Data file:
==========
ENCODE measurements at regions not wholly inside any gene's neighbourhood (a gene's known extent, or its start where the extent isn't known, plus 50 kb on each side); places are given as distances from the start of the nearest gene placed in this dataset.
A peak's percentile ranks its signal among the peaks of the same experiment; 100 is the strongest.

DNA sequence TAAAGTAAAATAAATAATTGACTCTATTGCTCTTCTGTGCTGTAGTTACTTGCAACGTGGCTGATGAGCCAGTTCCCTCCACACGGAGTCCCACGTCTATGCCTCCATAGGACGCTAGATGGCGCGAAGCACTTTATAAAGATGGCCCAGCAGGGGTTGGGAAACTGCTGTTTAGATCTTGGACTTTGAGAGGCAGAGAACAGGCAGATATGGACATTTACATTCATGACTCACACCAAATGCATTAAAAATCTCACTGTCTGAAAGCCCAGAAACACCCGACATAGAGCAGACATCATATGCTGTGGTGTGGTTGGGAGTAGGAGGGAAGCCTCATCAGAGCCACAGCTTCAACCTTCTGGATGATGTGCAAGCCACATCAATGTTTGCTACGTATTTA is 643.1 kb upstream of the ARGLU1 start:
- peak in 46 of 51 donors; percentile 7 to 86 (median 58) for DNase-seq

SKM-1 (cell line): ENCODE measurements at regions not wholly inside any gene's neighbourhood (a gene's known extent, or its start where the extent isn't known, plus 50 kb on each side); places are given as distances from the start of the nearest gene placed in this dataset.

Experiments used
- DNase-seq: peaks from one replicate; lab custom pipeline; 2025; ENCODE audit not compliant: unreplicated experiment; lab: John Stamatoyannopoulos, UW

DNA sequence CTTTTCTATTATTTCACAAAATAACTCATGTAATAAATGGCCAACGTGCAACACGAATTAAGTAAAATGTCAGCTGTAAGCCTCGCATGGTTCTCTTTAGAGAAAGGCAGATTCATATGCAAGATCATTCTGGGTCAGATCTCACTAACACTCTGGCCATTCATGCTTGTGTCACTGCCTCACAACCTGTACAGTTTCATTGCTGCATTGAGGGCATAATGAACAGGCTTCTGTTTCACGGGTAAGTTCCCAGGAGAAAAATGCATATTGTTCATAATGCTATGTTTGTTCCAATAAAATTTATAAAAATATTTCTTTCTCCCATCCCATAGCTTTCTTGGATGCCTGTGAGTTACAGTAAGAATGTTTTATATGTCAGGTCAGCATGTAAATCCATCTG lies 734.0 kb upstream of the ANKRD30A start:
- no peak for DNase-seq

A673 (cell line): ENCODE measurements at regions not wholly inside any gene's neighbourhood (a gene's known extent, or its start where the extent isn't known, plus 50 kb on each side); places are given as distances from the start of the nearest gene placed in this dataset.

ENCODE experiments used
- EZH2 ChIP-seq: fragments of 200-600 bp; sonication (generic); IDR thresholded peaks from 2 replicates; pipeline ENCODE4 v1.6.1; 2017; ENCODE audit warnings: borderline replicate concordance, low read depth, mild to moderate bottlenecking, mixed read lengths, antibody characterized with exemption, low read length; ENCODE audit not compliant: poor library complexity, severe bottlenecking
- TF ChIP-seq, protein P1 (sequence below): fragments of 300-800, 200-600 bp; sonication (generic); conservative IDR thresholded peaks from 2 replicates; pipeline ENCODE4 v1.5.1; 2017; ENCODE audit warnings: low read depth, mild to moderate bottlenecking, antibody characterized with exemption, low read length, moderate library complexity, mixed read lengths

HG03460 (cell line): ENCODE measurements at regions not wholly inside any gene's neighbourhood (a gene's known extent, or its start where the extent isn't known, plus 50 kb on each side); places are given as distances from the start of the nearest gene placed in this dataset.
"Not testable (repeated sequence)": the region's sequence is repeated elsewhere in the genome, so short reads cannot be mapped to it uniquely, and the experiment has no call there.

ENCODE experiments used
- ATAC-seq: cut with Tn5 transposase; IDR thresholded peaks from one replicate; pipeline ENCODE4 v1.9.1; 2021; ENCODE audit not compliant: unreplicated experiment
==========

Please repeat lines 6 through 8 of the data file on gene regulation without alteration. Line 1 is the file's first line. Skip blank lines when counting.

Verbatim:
Experiments used
- DNase-seq: peaks from one replicate; lab custom pipeline; 2025; ENCODE audit not compliant: unreplicated experiment; lab: John Stamatoyannopoulos, UW

DNA sequence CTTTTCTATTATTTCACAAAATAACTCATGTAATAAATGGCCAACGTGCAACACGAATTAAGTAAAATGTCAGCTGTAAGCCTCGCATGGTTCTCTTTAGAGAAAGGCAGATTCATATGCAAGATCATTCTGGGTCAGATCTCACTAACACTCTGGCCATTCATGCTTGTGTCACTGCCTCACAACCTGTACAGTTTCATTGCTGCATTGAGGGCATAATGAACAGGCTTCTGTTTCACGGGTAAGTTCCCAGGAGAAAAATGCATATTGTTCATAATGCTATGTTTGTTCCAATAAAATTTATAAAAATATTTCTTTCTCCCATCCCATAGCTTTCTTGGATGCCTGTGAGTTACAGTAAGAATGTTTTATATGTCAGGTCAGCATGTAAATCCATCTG lies 734.0 kb upstream of the ANKRD30A start: